Kathy Zeisel, Children’s Law Center


We are in the midst of an affordable housing crisis that

DC government has a responsibility to remedy.

The root cause of homelessness, lack of affordable housing, cannot be solved by

narrowing the front door to shelter or by imposing arbitrary time limits on housing.


The proposed legislation does little to address the lack of affordable housing or the lack of living wage jobs—the two most direct causes of homelessness amongst D.C. families. Rather, the bill attempts to resolve the family homelessness crisis by closing the front door to shelter, making it more difficult for families to prove their eligibility for and access to emergency shelter when they need it. It is quite clear that this will result in less families entering shelters, but it will not result in decreasing the number of homeless families in the District. At best, it is a band-aid approach to the rising crisis of family homelessness and at worst, will exacerbate the crisis by making access to services and early intervention more challenging for needy families.

Marta Beresin, Break the Cycle


In more than 15 years of working with families and individuals who are homeless or at risk of homelessness, I have never met someone who wants to go to shelter or remain in shelter when they have somewhere else safe to be. More than 18,000 households in DC pay 80-100% of their income in rent and limit their food and healthcare expenses rather than enter shelter. Making it harder to enter shelter and easier to be terminated from shelter simply is not the answer. More affordable housing is the answer.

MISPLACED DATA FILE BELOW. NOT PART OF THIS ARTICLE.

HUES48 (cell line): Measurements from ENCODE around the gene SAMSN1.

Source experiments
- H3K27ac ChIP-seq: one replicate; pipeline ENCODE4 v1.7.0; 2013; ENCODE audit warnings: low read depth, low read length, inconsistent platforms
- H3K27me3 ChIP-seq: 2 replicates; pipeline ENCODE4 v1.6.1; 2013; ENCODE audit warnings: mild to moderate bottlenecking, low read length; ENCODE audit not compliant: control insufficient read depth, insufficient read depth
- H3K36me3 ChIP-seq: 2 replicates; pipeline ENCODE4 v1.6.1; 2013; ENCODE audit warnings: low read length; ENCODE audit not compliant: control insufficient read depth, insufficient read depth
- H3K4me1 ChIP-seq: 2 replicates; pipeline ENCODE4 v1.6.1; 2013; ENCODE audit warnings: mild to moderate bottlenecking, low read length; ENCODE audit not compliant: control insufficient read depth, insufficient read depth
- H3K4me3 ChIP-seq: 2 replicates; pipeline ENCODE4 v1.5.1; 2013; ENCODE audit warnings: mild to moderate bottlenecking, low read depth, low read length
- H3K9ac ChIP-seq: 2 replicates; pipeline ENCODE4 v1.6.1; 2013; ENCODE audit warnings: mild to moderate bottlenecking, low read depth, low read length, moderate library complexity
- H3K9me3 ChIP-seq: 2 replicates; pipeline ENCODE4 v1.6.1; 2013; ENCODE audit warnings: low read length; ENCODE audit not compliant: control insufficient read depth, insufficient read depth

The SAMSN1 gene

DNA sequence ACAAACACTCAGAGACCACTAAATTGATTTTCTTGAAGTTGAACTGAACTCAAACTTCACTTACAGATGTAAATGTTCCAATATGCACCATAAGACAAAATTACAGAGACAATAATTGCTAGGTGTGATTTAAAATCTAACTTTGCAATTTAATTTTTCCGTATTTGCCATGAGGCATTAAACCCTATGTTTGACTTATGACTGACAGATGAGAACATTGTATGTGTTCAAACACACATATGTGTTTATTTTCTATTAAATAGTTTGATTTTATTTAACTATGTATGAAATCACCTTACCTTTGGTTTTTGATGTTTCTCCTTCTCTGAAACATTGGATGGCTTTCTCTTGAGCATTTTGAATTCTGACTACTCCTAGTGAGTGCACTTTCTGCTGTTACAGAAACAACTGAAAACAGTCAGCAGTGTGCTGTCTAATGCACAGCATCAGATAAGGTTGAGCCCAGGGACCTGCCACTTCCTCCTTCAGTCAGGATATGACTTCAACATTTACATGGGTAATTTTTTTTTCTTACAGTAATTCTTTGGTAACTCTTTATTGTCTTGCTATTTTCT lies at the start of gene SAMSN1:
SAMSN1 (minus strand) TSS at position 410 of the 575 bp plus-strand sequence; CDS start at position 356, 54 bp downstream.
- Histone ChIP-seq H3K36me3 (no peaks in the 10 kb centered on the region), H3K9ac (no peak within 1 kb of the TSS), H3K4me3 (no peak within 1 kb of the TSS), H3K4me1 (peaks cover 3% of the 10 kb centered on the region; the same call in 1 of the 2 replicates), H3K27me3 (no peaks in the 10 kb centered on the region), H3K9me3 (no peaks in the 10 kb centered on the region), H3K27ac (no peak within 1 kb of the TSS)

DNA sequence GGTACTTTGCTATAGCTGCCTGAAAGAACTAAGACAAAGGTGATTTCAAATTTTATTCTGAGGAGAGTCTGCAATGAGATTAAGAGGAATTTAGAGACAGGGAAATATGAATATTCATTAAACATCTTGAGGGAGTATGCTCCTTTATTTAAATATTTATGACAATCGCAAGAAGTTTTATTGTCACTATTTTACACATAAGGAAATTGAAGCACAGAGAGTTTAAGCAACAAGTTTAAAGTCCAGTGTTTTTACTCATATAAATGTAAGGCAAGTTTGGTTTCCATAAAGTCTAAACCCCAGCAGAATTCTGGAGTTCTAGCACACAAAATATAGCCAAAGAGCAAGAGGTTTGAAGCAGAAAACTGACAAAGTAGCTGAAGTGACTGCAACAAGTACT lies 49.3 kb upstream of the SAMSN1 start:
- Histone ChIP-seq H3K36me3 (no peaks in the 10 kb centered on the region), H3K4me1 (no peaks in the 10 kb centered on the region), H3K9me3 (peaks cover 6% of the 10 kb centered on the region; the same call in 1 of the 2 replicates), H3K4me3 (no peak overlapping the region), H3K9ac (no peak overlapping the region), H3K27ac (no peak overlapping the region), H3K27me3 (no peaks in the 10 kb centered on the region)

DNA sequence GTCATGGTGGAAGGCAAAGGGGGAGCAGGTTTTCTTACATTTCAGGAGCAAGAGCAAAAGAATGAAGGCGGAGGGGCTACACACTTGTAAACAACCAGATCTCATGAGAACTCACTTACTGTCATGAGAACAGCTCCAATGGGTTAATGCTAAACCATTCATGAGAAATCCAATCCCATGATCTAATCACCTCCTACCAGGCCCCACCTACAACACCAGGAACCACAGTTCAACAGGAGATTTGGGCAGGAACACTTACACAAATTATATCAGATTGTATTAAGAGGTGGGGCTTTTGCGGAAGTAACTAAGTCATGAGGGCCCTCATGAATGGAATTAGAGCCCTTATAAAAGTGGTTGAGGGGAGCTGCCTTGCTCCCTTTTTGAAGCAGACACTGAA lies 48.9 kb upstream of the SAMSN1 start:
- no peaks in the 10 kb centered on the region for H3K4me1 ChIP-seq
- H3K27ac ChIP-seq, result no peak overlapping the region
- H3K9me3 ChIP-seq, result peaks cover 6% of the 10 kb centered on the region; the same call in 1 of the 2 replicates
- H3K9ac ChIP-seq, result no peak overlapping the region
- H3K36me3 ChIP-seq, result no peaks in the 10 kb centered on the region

Lori Leibowitz, Neighborhood Legal Services program


We have learned from long experience that the road to personal and financial independence for individuals and families, long living in extreme poverty, is lengthy and rough, with many starts and stops.  RRH time limits set many families up for failure at the outset with demands that they be self-sufficient in 12 months or lose their homes.  A safety net can’t have rigid time-limits in a world where people’s needs and the challenges they face do not, and may never, fit a neat pattern. 

Rabbi Gerry Serotta, InterFaith Conference of Metropolitan Washington (IFC)


DC, aka “Chocolate City,” has a strong, proud history of Black leadership and institutions.

We cannot support policies rooted in anti-black, anti-poor stereotypes and myths.


These sections codify the myths that there are significant numbers of people in shelters who do not actually need shelter services, or who are somehow ‘gaming the system’ to access housing programs, and that there are significant numbers of people flooding our shelters from other jurisdictions to get access to our housing programs. No data supports these myths.

Amber W. Harding, Washington Legal Clinic for the Homeless


According to Ben Carson, to be compassionate means that we should not be giving people in shelter “a comfortable setting that would make somebody want to say: ‘I’ll just stay here. They will take care of me.” According to Carson, “poverty to a large extent is.. a state of mind.” These two statements are an affront to everything we at FBC believe are “DC Values.” They completely miss the underlying causes of homelessness and of poverty. However, I can’t help but see Dr. Carson’s assumptions about poor people motivating these legislative changes. Are these really our DC Values, or are they the values of 1600 Pennsylvania Ave?

Monica Kamen, Fair Budget Coalition


Stay tuned for spotlights on different parts of the legislation, stories from affected community members and ways to get involved in this advocacy.